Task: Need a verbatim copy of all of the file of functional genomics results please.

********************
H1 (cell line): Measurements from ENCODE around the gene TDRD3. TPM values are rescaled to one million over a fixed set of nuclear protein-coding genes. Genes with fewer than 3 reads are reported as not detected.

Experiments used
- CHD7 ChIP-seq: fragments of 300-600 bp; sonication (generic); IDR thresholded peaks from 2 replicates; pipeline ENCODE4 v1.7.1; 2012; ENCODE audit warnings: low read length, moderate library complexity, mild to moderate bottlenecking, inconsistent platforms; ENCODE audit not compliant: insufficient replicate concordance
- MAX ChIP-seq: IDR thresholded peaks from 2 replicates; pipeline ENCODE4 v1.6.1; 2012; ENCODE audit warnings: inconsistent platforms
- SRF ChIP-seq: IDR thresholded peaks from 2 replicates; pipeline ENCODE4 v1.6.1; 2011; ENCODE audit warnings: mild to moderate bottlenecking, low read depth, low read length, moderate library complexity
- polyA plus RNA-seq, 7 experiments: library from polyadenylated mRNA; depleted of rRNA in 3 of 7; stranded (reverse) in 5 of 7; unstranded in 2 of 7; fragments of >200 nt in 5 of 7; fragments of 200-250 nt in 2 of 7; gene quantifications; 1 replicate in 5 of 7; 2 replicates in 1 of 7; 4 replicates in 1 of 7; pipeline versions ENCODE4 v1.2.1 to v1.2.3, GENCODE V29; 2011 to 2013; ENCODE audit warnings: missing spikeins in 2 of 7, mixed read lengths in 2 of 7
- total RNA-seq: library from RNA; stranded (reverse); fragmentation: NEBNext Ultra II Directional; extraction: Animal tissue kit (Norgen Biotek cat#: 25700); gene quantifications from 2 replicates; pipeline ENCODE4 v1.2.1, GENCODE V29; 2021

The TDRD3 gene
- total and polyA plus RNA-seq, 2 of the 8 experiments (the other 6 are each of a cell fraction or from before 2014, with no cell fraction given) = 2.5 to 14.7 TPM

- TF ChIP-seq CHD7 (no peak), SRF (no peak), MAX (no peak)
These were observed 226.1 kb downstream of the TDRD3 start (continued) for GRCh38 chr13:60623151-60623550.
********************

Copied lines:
H1 (cell line): Measurements from ENCODE around the gene TDRD3. TPM values are rescaled to one million over a fixed set of nuclear protein-coding genes. Genes with fewer than 3 reads are reported as not detected.

Experiments used
- CHD7 ChIP-seq: fragments of 300-600 bp; sonication (generic); IDR thresholded peaks from 2 replicates; pipeline ENCODE4 v1.7.1; 2012; ENCODE audit warnings: low read length, moderate library complexity, mild to moderate bottlenecking, inconsistent platforms; ENCODE audit not compliant: insufficient replicate concordance
- MAX ChIP-seq: IDR thresholded peaks from 2 replicates; pipeline ENCODE4 v1.6.1; 2012; ENCODE audit warnings: inconsistent platforms
- SRF ChIP-seq: IDR thresholded peaks from 2 replicates; pipeline ENCODE4 v1.6.1; 2011; ENCODE audit warnings: mild to moderate bottlenecking, low read depth, low read length, moderate library complexity
- polyA plus RNA-seq, 7 experiments: library from polyadenylated mRNA; depleted of rRNA in 3 of 7; stranded (reverse) in 5 of 7; unstranded in 2 of 7; fragments of >200 nt in 5 of 7; fragments of 200-250 nt in 2 of 7; gene quantifications; 1 replicate in 5 of 7; 2 replicates in 1 of 7; 4 replicates in 1 of 7; pipeline versions ENCODE4 v1.2.1 to v1.2.3, GENCODE V29; 2011 to 2013; ENCODE audit warnings: missing spikeins in 2 of 7, mixed read lengths in 2 of 7
- total RNA-seq: library from RNA; stranded (reverse); fragmentation: NEBNext Ultra II Directional; extraction: Animal tissue kit (Norgen Biotek cat#: 25700); gene quantifications from 2 replicates; pipeline ENCODE4 v1.2.1, GENCODE V29; 2021

The TDRD3 gene
- total and polyA plus RNA-seq, 2 of the 8 experiments (the other 6 are each of a cell fraction or from before 2014, with no cell fraction given) = 2.5 to 14.7 TPM

- TF ChIP-seq CHD7 (no peak), SRF (no peak), MAX (no peak)
These were observed 226.1 kb downstream of the TDRD3 start (continued) for GRCh38 chr13:60623151-60623550.